A couple of days ago, after several nights of severe insomnia, my mom gave my son Alex money to go to the smoke shop to buy some CBD gummies that a friend of my son told her about. My son brought back a couple of gummies. One of the labels was so small I couldn’t even read it with a magnifying glass. My mom popped a couple of gummies and tried to go to sleep.

The next morning my mom was not up when I got up. I almost had a panic attack myself. What was I thinking having her take a couple of gummies from a product from a smoke shop where I couldn’t even read the label? My God, what if she was dead? Should I go in and check on her? She had an appointment that morning. What should I do? I thought long and hard about what it would be like if my mom were to die under my care. She is an adult and can do what she wants, but I would feel some responsibility for her and so would my son if something went wrong. We don’t know what we are doing, but do the doctors that she is seeing? They push her on through and give her some nasty meds that could be habit forming and cause dementia. Seriously, is that the best that science has to offer?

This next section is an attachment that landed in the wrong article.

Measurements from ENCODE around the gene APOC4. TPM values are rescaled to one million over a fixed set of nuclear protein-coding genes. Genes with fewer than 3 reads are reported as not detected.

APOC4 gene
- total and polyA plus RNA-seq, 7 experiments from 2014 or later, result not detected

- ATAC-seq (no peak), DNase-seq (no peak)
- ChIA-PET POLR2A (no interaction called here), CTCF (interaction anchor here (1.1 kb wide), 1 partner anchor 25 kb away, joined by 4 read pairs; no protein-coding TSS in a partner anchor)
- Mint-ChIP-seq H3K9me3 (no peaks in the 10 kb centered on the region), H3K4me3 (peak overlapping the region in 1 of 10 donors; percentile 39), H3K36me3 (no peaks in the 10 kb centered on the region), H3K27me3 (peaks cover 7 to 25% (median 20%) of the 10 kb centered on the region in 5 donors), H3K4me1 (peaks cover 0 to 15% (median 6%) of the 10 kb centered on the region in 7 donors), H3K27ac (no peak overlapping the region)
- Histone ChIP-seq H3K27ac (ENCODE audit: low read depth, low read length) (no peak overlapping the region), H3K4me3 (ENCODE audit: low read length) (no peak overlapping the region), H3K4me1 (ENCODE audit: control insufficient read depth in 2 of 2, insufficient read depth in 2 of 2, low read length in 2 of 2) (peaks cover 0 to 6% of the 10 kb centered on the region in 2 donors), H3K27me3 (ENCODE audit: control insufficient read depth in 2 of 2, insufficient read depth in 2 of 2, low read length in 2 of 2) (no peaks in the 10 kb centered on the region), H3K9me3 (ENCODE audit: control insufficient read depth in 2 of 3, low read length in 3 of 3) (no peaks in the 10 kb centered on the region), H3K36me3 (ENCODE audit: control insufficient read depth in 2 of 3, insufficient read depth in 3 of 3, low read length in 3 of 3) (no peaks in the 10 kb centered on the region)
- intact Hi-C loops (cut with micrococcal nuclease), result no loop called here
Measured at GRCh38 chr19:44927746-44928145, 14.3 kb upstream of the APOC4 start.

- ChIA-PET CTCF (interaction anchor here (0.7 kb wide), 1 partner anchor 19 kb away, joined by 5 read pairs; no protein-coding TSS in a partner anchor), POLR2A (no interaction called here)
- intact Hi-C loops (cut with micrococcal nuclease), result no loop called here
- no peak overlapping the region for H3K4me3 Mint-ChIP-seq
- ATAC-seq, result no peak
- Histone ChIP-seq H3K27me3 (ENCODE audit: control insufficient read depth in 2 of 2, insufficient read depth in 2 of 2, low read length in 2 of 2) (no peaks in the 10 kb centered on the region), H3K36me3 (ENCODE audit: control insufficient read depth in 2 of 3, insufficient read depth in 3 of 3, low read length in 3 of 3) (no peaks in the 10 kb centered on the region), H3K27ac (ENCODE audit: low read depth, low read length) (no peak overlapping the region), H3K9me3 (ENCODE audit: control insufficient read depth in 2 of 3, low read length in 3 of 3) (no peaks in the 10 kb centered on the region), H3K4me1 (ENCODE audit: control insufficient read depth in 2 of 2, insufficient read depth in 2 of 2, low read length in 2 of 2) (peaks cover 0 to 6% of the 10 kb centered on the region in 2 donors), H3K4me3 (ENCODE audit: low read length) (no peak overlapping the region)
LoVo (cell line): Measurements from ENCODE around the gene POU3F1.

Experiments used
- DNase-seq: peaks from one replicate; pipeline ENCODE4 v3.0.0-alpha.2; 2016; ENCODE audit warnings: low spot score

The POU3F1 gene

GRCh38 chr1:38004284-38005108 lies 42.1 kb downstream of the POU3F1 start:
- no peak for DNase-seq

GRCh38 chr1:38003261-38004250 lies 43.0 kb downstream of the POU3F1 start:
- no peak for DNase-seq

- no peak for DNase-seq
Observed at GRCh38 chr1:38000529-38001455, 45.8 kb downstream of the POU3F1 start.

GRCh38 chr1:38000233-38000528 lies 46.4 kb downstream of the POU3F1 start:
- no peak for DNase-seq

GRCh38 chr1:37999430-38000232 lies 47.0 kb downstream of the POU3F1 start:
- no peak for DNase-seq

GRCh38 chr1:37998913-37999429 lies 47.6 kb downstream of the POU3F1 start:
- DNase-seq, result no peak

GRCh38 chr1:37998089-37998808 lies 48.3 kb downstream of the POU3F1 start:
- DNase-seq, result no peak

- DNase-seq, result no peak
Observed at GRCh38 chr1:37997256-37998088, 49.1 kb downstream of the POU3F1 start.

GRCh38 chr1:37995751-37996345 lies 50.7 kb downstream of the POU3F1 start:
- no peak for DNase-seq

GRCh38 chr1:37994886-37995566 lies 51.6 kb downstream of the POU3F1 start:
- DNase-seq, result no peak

I think after worrying that my mother was dead I was able to change my perspective a little. I’m not as annoyed. I have more compassion. I have to be honest and genuine with myself and her. I was able to see my therapist this past week and she said having my mother live with us was an opportunity for me to heal. This could be a special time together to mend some wounds and find some sort of closure before she is no longer with us. I now have the opportunity to say everything I wanted to say. It is not too late. I have to keep that in mind when I am frustrated.